you know more than you think

Toolbox


Last night, I participated in an event at the Tigard Public Library that was organized by the Northwest Independent Writers Association (NIWA). Essentially a bunch of us writers showed up to sit at tables scattered around the community events room, and people with questions about writing and publishing could sit down with us individually to discuss.

I don’t think a single one of us really knew what to expect, but it was a lovely evening. I think what it proved to each of us is that we know a good deal more about writing and publishing than we may have thought.

Apart from moderating a debate between two attendees about the state of advertising in The Oregonian and hearing both positive and lukewarm feedback on my own newspaper articles, I spoke to a published author about setting up a blog tour to market his books without having to travel; talked with a lady about costs involved in self-publishing, the reality of DIY self-publishing vs. buying packaged services, and choosing an illustrator and cover artist; brainstormed with a hopeful screenwriter about getting his script into the hands of the right people; spoke with a budding memoirist about capturing his story for his children; and talked to another lady about the self-publishing possibilities for her non-fiction book, already beautifully structured with photographs and Native American lore.

(My longest conversation was with a 93-year-old man?a published author?who was telling me about the history of the area [something I’m admittedly not well-versed in, having not grown up here], the inspiration for his works of fiction, his service in the Pacific theater during World War II, and the politics behind current U.S. military involvements. I know other people may feel frustrated about getting “stuck” in these conversations, but I love it?getting this personal window on history, being the beneficiary of someone else’s life wisdom, and sometimes simply being a good listen to someone who needs to talk. But I digress.)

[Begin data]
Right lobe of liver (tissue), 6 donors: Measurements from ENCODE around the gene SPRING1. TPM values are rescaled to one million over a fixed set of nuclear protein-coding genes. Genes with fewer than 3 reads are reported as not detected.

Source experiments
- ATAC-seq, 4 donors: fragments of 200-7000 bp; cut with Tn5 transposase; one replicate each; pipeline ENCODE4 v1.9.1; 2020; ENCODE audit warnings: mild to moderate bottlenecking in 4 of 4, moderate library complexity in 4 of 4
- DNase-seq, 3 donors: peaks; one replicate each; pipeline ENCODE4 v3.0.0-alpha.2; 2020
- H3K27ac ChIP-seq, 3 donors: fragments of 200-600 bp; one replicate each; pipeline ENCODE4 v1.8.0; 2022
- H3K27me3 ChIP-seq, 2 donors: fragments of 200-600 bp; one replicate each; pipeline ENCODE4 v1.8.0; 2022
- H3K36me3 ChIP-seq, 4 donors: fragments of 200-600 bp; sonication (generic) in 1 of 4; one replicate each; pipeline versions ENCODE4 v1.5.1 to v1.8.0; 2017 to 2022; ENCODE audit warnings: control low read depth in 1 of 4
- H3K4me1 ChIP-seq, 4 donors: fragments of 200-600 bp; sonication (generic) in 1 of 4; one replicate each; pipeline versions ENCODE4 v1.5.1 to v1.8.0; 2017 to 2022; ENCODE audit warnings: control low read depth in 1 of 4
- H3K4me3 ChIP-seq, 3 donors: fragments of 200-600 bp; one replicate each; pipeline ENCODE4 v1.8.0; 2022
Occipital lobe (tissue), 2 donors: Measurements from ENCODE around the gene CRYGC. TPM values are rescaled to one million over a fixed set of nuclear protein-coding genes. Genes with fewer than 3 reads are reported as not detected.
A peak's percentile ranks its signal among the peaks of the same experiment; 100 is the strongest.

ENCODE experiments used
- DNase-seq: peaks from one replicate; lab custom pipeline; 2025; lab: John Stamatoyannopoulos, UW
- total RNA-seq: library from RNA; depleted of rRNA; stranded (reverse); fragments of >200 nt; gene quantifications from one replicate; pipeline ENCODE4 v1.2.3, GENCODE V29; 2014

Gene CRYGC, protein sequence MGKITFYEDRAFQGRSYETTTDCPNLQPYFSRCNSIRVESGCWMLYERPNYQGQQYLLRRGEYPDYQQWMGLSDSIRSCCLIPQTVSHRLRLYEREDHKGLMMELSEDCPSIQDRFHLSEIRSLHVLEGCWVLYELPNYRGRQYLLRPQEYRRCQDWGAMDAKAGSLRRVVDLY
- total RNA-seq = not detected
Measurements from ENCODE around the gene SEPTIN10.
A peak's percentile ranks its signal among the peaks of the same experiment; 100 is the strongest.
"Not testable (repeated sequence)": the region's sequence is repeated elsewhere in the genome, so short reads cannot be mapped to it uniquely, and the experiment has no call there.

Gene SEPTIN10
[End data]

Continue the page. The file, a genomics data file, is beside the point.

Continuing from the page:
I’m not suggesting that we each had all the answers for everyone we spoke to last night, but sometimes the best way to really know what you know is to teach it or share it with someone else.

One of the best questions I was asked by an aspiring indie author was, “What do you know now that you wish you’d known when you got started?”

Limiting my response to self-publishing?and even more so to my more recent indie publishing?I didn’t even really have to think before answering, “I wish I had started before I did.” I put off my entree into indie publishing because I was still caught up in the fairy tale of traditional publishing (that it’s the only real way to be an author), and because I wasn’t really sure how to get started. Except that even then, I knew more than I thought I did, and when I finally did decide to take the plunge I discovered that I already had most of the tools, skills, and know-how to get the job done, and that what wasn’t already in my personal toolbox was within reasonable reach.

Being an indie author is still a lot of work. As my table-mate, author Brad Wheeler, said to another hopeful author, “There aren’t enough hours in the day.” But, if you put your mind to it, I imagine you’ll find that you’re better prepared than you might have thought, and that there’s plenty of room for your imagination to run (productively) wild.



Creative Commons photo by florianric.



Posted in writing & publishing.

2 Comments

  1. Jen, what is the difference between indie publishing and self-publishing? Or is there one? One complaint I’ve heard about self-publishing is that you have to do all the marketing yourself. Which may be a challenge for strong introverts like myself.

    • Self-publishing and indie publishing are basically two different terms for the same thing: publishing your own work. “Self-publishing” had gotten a bad rap and can too often be equated with vanity publishing and just plain crap. Indie publishing was adopted by more serious writers turning to self-publishing, in order to differentiate themselves. At least, this is my understanding.

      These days, it’s all too common for authors published by “traditional” houses to have to do most or even all of their own marketing. Unless you’re an established author or otherwise a big name going into the process, you often find yourself on your own. A number of established authors have “jumped ship” from traditional publishing for precisely this reason — if you’re going to have to do all of that work yourself anyway, you might as well take full control of the process and keep the lion’s share of the royalties while you’re at it.

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